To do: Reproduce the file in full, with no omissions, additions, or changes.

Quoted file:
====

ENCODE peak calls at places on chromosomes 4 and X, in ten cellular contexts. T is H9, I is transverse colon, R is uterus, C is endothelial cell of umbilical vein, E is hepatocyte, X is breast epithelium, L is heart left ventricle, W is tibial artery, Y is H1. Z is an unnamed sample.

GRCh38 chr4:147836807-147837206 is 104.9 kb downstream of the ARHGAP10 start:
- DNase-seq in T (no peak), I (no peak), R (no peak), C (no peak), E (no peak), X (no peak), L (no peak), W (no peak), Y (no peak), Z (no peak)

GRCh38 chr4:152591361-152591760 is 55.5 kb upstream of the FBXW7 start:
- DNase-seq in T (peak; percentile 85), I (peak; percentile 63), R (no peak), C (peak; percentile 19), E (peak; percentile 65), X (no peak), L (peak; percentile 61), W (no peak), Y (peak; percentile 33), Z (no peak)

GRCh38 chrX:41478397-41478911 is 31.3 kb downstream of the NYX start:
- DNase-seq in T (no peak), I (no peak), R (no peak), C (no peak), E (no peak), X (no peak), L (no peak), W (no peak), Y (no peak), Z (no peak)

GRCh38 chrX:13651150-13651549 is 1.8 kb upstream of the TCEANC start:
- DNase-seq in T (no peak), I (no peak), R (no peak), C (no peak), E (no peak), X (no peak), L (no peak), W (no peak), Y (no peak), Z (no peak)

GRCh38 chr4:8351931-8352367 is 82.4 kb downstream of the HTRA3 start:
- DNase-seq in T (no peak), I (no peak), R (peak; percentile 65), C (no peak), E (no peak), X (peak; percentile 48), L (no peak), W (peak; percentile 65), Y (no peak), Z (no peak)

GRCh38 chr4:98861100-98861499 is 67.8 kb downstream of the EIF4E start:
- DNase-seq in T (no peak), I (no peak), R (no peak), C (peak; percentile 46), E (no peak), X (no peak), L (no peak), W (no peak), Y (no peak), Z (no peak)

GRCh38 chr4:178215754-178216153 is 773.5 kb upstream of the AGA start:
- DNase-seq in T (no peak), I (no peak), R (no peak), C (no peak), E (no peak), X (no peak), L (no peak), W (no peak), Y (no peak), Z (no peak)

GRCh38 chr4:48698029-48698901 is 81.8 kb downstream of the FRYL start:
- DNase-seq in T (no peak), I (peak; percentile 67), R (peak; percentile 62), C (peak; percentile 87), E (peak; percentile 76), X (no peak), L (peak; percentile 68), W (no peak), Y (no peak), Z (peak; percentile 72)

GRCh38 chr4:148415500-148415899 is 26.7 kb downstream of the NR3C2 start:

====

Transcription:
ENCODE peak calls at places on chromosomes 4 and X, in ten cellular contexts. T is H9, I is transverse colon, R is uterus, C is endothelial cell of umbilical vein, E is hepatocyte, X is breast epithelium, L is heart left ventricle, W is tibial artery, Y is H1. Z is an unnamed sample.

GRCh38 chr4:147836807-147837206 is 104.9 kb downstream of the ARHGAP10 start:
- DNase-seq in T (no peak), I (no peak), R (no peak), C (no peak), E (no peak), X (no peak), L (no peak), W (no peak), Y (no peak), Z (no peak)

GRCh38 chr4:152591361-152591760 is 55.5 kb upstream of the FBXW7 start:
- DNase-seq in T (peak; percentile 85), I (peak; percentile 63), R (no peak), C (peak; percentile 19), E (peak; percentile 65), X (no peak), L (peak; percentile 61), W (no peak), Y (peak; percentile 33), Z (no peak)

GRCh38 chrX:41478397-41478911 is 31.3 kb downstream of the NYX start:
- DNase-seq in T (no peak), I (no peak), R (no peak), C (no peak), E (no peak), X (no peak), L (no peak), W (no peak), Y (no peak), Z (no peak)

GRCh38 chrX:13651150-13651549 is 1.8 kb upstream of the TCEANC start:
- DNase-seq in T (no peak), I (no peak), R (no peak), C (no peak), E (no peak), X (no peak), L (no peak), W (no peak), Y (no peak), Z (no peak)

GRCh38 chr4:8351931-8352367 is 82.4 kb downstream of the HTRA3 start:
- DNase-seq in T (no peak), I (no peak), R (peak; percentile 65), C (no peak), E (no peak), X (peak; percentile 48), L (no peak), W (peak; percentile 65), Y (no peak), Z (no peak)

GRCh38 chr4:98861100-98861499 is 67.8 kb downstream of the EIF4E start:
- DNase-seq in T (no peak), I (no peak), R (no peak), C (peak; percentile 46), E (no peak), X (no peak), L (no peak), W (no peak), Y (no peak), Z (no peak)

GRCh38 chr4:178215754-178216153 is 773.5 kb upstream of the AGA start:
- DNase-seq in T (no peak), I (no peak), R (no peak), C (no peak), E (no peak), X (no peak), L (no peak), W (no peak), Y (no peak), Z (no peak)

GRCh38 chr4:48698029-48698901 is 81.8 kb downstream of the FRYL start:
- DNase-seq in T (no peak), I (peak; percentile 67), R (peak; percentile 62), C (peak; percentile 87), E (peak; percentile 76), X (no peak), L (peak; percentile 68), W (no peak), Y (no peak), Z (peak; percentile 72)

GRCh38 chr4:148415500-148415899 is 26.7 kb downstream of the NR3C2 start: